Symptoms of EAB infestation are similar to those caused by a variety of root and butt rots which can cause late flushing, thinning foliage and decline leading to eventual death. Ash can also suffer from a condition called dieback (Chalara ash dieback is only one form of dieback of ash), involving the death of scattered twigs, branches or limbs, especially in eastern, drier regions. Although not fully understood, this might be partially caused by root disturbance. Trees with symptoms like these which also show any signs of infestation by emerald ash borer should be reported immediately.


Look out for:

  • initial thinning or yellowing of the foliage
    (general, or limited to certain branches);
  • bark fissures, 5-10cms in length, caused by the
    growth of callus tissue produced by the tree in
    response to larval feeding;
  • woodpecker activity. Woodpeckers strip away
    small patches of bark so that they can
    extract the borers;
  • larval galleries. Typical galleries meander, bend
    sharply, and are packed with frass; and
  • D-shaped holes in the bark, about 3mm in diameter, produced by emerging adults.

Emerald Ash borer - Photo identification (PDF, 1.1MB)

How to identify an ash tree

Report a sighting

Susceptible trees

EAB has been found in several North American, Asian and European species of ash, including the European species widely found in the UK, common ash (Fraxinus excelsior) and narrow-leaved ash (F. angustifolia). In China, the beetle colonises Manchurian ash (F. mandshurica) and Chinese ash (F. chinensis).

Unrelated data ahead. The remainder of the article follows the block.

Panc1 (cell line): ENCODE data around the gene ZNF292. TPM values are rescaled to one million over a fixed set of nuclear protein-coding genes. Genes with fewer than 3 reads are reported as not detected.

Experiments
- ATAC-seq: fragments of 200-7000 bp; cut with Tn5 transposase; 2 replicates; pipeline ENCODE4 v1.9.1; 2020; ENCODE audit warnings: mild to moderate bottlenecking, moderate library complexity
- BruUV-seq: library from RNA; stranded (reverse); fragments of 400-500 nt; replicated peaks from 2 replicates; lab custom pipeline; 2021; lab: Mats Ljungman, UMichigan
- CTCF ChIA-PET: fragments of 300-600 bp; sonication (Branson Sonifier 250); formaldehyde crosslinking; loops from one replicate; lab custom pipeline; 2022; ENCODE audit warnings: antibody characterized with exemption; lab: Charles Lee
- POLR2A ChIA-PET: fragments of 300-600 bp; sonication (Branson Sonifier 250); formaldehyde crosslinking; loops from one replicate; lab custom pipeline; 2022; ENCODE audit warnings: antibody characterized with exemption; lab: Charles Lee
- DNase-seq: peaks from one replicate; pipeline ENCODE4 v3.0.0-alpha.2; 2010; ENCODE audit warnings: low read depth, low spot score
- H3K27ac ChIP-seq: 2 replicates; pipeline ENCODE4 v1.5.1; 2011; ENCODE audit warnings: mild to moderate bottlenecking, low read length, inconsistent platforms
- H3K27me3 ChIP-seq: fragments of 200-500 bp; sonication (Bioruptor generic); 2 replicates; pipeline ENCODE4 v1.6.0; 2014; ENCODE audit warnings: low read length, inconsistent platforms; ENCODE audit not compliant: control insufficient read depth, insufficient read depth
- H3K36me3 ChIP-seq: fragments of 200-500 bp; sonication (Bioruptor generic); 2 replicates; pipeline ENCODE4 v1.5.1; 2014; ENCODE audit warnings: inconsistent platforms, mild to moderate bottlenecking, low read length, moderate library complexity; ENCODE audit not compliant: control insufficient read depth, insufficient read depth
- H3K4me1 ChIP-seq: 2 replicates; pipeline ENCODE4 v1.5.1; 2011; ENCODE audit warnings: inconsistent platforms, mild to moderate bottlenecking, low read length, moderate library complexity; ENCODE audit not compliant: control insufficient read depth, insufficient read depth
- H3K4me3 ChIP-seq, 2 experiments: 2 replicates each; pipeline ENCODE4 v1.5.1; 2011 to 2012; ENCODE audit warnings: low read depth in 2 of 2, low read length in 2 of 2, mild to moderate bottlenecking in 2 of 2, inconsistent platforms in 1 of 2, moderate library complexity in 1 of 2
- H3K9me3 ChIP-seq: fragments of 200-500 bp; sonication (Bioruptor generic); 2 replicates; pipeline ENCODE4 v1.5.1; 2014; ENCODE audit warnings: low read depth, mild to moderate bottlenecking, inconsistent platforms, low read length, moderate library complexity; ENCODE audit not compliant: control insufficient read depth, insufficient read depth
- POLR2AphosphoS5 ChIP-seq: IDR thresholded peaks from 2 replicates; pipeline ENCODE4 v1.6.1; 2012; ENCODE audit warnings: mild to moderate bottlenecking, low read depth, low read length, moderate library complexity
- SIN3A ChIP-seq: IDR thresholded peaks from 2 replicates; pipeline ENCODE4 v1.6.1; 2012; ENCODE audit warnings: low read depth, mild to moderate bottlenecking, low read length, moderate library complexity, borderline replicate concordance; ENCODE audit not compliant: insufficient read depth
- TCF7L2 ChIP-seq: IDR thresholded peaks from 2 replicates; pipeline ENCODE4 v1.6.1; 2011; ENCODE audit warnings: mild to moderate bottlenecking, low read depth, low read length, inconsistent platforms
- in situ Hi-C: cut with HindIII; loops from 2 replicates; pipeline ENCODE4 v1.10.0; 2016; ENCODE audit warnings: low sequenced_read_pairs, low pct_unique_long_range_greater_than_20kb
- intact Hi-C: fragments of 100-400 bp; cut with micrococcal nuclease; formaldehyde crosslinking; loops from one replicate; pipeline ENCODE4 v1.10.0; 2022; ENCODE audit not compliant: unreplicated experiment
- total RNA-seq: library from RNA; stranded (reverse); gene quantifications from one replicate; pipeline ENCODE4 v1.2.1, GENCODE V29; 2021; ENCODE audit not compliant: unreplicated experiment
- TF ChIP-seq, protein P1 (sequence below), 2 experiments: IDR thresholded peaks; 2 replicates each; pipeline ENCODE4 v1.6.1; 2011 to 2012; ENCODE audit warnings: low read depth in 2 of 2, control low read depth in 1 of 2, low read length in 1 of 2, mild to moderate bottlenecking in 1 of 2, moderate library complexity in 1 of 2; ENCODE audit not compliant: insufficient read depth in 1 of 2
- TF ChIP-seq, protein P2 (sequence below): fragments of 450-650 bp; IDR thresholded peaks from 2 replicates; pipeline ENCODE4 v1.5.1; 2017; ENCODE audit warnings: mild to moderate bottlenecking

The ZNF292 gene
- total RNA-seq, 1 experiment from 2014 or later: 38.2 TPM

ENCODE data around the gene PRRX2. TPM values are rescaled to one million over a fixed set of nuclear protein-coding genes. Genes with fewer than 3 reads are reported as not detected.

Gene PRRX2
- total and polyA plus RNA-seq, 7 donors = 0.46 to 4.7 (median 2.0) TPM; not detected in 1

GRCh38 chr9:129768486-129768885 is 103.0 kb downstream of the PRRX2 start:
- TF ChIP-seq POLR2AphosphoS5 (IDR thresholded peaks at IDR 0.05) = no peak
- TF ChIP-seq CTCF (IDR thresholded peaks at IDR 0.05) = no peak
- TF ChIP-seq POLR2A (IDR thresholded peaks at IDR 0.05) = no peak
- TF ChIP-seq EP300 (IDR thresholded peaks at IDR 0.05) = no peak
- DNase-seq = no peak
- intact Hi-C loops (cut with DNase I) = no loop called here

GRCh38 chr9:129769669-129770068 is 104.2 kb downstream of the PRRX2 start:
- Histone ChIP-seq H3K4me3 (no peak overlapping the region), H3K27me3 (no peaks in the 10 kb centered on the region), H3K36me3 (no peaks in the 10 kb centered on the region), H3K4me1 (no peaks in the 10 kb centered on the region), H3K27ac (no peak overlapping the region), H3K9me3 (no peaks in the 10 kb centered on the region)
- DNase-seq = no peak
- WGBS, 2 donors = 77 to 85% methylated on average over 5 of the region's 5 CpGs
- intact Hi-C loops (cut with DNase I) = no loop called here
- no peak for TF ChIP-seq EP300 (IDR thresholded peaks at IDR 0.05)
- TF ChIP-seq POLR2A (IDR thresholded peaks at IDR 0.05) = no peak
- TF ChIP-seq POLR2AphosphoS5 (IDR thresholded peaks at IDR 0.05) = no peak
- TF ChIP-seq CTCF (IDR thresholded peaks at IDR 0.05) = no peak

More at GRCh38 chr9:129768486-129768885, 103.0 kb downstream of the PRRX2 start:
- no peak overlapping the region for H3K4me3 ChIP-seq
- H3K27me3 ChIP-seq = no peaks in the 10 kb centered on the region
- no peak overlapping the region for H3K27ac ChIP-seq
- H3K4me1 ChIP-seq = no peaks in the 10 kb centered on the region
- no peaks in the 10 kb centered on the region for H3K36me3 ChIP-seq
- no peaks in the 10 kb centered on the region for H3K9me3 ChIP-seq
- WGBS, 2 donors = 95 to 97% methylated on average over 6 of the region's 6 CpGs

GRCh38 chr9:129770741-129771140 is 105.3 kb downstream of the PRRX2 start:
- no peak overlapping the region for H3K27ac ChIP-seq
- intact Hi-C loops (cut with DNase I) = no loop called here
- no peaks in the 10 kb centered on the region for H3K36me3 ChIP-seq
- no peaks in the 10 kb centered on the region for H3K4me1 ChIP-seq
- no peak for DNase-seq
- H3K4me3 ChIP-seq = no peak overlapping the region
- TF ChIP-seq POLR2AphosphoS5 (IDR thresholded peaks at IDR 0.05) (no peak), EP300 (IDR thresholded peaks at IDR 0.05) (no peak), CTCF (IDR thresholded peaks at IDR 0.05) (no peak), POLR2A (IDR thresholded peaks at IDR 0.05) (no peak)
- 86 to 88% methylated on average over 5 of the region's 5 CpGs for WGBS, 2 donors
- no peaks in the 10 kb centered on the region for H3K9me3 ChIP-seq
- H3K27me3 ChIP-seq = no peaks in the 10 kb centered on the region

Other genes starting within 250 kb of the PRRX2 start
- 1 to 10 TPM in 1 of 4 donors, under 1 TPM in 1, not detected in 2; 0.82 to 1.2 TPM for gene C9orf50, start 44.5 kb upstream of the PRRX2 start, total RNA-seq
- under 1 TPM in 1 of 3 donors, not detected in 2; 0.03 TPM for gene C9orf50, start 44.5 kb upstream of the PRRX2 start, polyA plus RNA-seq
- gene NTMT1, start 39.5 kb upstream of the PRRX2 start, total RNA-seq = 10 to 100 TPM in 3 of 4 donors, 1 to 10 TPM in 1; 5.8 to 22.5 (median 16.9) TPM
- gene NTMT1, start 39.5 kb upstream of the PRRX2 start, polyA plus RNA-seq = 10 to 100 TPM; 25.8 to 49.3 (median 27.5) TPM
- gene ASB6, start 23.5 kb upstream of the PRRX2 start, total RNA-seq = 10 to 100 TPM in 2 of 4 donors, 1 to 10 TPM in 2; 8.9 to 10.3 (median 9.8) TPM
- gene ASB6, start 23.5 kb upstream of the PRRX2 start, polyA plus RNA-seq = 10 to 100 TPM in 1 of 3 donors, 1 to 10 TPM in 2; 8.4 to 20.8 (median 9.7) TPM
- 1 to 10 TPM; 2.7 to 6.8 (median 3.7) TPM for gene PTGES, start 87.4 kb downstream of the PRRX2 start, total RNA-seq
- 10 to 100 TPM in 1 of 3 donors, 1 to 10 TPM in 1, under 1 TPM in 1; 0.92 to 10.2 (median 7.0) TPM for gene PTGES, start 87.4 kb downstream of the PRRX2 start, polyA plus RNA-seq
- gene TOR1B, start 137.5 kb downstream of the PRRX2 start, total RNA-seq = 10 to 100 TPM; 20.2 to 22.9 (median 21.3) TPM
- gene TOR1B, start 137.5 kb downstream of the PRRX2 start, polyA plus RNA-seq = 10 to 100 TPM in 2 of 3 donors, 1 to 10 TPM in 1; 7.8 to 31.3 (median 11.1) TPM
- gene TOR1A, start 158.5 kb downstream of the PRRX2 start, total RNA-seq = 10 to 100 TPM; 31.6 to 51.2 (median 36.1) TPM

It does not attack mountain ash, also known as Rowan (Sorbus aucuparia).


In China the beetle develops through its full life cycle in one year over most of its range, and this appears to also be the case in North America. In colder, northern areas of China, the cycle can take two years. Adults appear from mid-May to late July, and feed on ash foliage. They are slender, elongate beetles 7.5 - 13.5mm long, and are metallic emerald green. Adult females live for about 22 days, and males slightly less. The females each produce 60-90 eggs. These are laid singly or in small clusters into bark crevices, and hatch in 7-10 days.

The larvae (grubs) burrow through the bark after hatching from the eggs, and begin feeding in the living water- and nutrient-conducting tissues of the tree. They produce sinuous tunnels as they feed through four larval stages (called instars), and reach a final size of 26-32mm. Feeding tunnels can be 20-30cm long. As the larvae increase in size, the galleries enlarge and fill with brown frass (excretions), and they can eventually girdle and kill branches and entire trees. Larvae feed aggressively until temperatures fall in the autumn. After that they spend the winter in the inner bark in thick-barked trees, or in the outer wood of trees with thinner bark, before emerging as adult beetles between May and July.

The science

Scientists from our Forest Research agency have visited Russia to study the pest there, and have co-written a scientific paper (external site) on the distribution, impact and rate of spread of emerald ash borer in the Moscow region.

Reporting suspected cases

Tree Alert icon If you think you have spotted signs of emerald ash borer please tell us immediately using our Tree Alert form.



Last updated: 13th February 2018